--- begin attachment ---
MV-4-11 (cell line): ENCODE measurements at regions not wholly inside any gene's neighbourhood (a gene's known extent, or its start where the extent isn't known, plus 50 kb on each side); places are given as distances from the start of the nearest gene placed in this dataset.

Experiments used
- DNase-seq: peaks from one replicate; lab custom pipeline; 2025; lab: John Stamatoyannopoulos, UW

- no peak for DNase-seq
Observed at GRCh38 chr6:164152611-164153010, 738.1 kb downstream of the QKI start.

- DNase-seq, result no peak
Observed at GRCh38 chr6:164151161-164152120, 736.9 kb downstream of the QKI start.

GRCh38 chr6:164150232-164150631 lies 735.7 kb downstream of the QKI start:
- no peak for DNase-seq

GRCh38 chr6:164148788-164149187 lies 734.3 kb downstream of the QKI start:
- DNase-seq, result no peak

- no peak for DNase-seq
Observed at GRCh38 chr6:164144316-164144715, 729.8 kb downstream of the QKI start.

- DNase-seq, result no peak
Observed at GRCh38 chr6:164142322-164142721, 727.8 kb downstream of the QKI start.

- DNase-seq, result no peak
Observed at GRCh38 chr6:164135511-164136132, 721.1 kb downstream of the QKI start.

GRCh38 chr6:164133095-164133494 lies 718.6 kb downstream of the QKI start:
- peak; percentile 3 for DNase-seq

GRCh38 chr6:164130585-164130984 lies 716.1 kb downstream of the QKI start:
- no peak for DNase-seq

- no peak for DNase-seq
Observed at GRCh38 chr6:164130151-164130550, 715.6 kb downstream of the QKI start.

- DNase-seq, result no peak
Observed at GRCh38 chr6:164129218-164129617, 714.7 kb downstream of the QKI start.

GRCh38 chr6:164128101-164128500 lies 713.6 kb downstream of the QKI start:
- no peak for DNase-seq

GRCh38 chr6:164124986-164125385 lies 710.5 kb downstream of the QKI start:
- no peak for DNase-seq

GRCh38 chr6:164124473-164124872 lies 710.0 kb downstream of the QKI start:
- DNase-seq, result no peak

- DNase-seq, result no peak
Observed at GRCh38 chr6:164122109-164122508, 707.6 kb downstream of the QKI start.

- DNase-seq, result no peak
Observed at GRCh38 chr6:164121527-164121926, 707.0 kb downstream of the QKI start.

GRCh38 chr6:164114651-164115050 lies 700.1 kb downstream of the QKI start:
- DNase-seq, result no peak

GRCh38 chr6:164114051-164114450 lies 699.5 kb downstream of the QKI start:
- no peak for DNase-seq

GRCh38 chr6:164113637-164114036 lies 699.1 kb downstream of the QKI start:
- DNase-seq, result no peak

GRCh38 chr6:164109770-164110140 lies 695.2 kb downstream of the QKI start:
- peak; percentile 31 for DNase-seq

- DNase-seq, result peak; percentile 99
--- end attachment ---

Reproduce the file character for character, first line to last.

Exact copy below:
MV-4-11 (cell line): ENCODE measurements at regions not wholly inside any gene's neighbourhood (a gene's known extent, or its start where the extent isn't known, plus 50 kb on each side); places are given as distances from the start of the nearest gene placed in this dataset.

Experiments used
- DNase-seq: peaks from one replicate; lab custom pipeline; 2025; lab: John Stamatoyannopoulos, UW

- no peak for DNase-seq
Observed at GRCh38 chr6:164152611-164153010, 738.1 kb downstream of the QKI start.

- DNase-seq, result no peak
Observed at GRCh38 chr6:164151161-164152120, 736.9 kb downstream of the QKI start.

GRCh38 chr6:164150232-164150631 lies 735.7 kb downstream of the QKI start:
- no peak for DNase-seq

GRCh38 chr6:164148788-164149187 lies 734.3 kb downstream of the QKI start:
- DNase-seq, result no peak

- no peak for DNase-seq
Observed at GRCh38 chr6:164144316-164144715, 729.8 kb downstream of the QKI start.

- DNase-seq, result no peak
Observed at GRCh38 chr6:164142322-164142721, 727.8 kb downstream of the QKI start.

- DNase-seq, result no peak
Observed at GRCh38 chr6:164135511-164136132, 721.1 kb downstream of the QKI start.

GRCh38 chr6:164133095-164133494 lies 718.6 kb downstream of the QKI start:
- peak; percentile 3 for DNase-seq

GRCh38 chr6:164130585-164130984 lies 716.1 kb downstream of the QKI start:
- no peak for DNase-seq

- no peak for DNase-seq
Observed at GRCh38 chr6:164130151-164130550, 715.6 kb downstream of the QKI start.

- DNase-seq, result no peak
Observed at GRCh38 chr6:164129218-164129617, 714.7 kb downstream of the QKI start.

GRCh38 chr6:164128101-164128500 lies 713.6 kb downstream of the QKI start:
- no peak for DNase-seq

GRCh38 chr6:164124986-164125385 lies 710.5 kb downstream of the QKI start:
- no peak for DNase-seq

GRCh38 chr6:164124473-164124872 lies 710.0 kb downstream of the QKI start:
- DNase-seq, result no peak

- DNase-seq, result no peak
Observed at GRCh38 chr6:164122109-164122508, 707.6 kb downstream of the QKI start.

- DNase-seq, result no peak
Observed at GRCh38 chr6:164121527-164121926, 707.0 kb downstream of the QKI start.

GRCh38 chr6:164114651-164115050 lies 700.1 kb downstream of the QKI start:
- DNase-seq, result no peak

GRCh38 chr6:164114051-164114450 lies 699.5 kb downstream of the QKI start:
- no peak for DNase-seq

GRCh38 chr6:164113637-164114036 lies 699.1 kb downstream of the QKI start:
- DNase-seq, result no peak

GRCh38 chr6:164109770-164110140 lies 695.2 kb downstream of the QKI start:
- peak; percentile 31 for DNase-seq

- DNase-seq, result peak; percentile 99